Decided: September 4, 2013
The Fourth Circuit Court of Appeals affirmed the district court’s grant of summary judgment to the defendant, Chesapeake Appalachia, L.L.C. (Chesapeake), upon the Whitemans’ claim for common law trespass. The court held that Chesapeake’s creation of drill waste pits was reasonably necessary for recovery of natural gas and did not impose a substantial burden on the Whitemans’ surface property.
The Whitemans own the surface rights to approximately 101 acres in Wetzel County, West Virginia. Chesapeake owns lease rights to minerals beneath the Whitemans’ surface property. The Whitemans use their land primarily for raising sheep and to produce hay. Chesapeake operates three natural gas wells on approximately ten acres of the Whitemans’ property. Chesapeake’s well operations and permanent drill waste disposal have rendered that portion of the Whitemans’ property unusable for any suitable purpose. However, Chesapeake did obtain valid permits and gave the Whitemans notice. Chesapeake then used the common disposal method employed in West Virginia to drill the wells. The Whitemans admitted at trial that their monetary damages were “trivial.” The only expert testimony offered in the case opined that Chesapeake’s drilling operations caused no diminution in value. Rather, the only harm alleged by the Whitemans was their fear of possible future liability that might stem from the waste pits. The issue on appeal was whether Chesapeake’s permanent disposal of drill waste upon the Whitemans’ surface property was “reasonably necessary” for the extraction of minerals.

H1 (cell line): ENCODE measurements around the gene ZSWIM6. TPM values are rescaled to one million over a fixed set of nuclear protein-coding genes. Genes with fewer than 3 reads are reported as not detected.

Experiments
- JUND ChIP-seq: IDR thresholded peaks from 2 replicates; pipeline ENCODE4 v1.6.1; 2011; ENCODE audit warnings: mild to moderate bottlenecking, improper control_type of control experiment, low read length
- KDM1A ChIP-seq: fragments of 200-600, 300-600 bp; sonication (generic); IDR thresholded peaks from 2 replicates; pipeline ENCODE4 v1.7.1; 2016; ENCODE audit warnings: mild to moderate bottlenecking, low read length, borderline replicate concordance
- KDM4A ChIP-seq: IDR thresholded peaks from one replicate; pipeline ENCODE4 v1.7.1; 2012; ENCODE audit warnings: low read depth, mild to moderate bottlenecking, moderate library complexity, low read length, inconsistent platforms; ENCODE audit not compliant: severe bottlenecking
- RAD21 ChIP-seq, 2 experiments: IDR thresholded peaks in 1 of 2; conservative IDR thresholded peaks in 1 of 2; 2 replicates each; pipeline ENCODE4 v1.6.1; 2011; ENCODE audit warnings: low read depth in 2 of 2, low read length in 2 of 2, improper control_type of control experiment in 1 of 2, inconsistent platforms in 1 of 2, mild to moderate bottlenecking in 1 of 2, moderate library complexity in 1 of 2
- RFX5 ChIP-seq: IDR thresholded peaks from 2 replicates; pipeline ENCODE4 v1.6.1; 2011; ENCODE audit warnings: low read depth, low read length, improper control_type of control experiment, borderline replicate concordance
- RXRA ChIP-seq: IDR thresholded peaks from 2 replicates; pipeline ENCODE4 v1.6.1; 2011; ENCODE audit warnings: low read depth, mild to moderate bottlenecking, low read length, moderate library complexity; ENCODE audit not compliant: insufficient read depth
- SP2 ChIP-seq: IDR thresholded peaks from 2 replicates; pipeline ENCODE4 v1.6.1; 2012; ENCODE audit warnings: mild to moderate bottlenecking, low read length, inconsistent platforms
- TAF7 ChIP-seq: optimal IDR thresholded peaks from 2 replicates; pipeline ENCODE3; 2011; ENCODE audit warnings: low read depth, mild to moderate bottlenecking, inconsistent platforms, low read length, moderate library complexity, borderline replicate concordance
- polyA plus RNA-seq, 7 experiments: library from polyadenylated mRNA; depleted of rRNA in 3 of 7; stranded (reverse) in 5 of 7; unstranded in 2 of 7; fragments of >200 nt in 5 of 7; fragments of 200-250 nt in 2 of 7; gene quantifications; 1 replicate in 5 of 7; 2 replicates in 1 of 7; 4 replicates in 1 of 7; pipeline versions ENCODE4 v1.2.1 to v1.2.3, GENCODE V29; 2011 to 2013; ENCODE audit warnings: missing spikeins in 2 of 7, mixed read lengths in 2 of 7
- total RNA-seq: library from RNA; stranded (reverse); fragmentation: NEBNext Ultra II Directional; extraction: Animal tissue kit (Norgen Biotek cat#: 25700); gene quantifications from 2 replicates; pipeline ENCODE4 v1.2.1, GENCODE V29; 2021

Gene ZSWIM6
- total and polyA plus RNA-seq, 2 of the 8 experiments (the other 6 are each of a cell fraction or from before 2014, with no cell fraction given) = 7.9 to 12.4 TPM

The Fourth Circuit began its analysis by describing the applicable law at issue. began its analysis common law trespass is “an entry on another man’s ground without lawful authority, and doing some damage, however inconsiderable, to his real property.” A common source of “lawful authority” is a license. However, a mineral estate owner has authority to enter upon the surface estate, even without express license or otherwise. In West Virginia, a mineral estate owner that enters upon a surface estate owner’s land does so without lawful authority only if, under the “reasonable necessity” standard, the mineral estate owner “exceeds its rights…thereby invading the rights” of the surface estate owner. In other words, a grand of minerals underlying a tract of land carries with it a right to use so much of the surface as is fairly necessary to recover the mineral and preserve the mineral holder’s “reasonably profitable enjoyment” of the mineral. What is necessary depends on the facts of each case.
The Fourth Circuit held that the drill waste pits did not impose a substantial burden on the Whitemans’ surface property. Chesapeake’s experts opined that the drill waste pits had no effect on the Whitemans’ property value, which they failed to rebut. The court reasoned that their subjective fear of potential future liability was not sufficient. Plus, the Whitemans conceded their pecuniary loss was minimal. In addition, the drill waste pits were reasonably necessary for recovery of natural gas. The Fourth Circuit asserted that the fact that Chesapeake used the common method of waste disposal, rather than the newest alternative method, did not render its method unnecessary.
– Sarah Bishop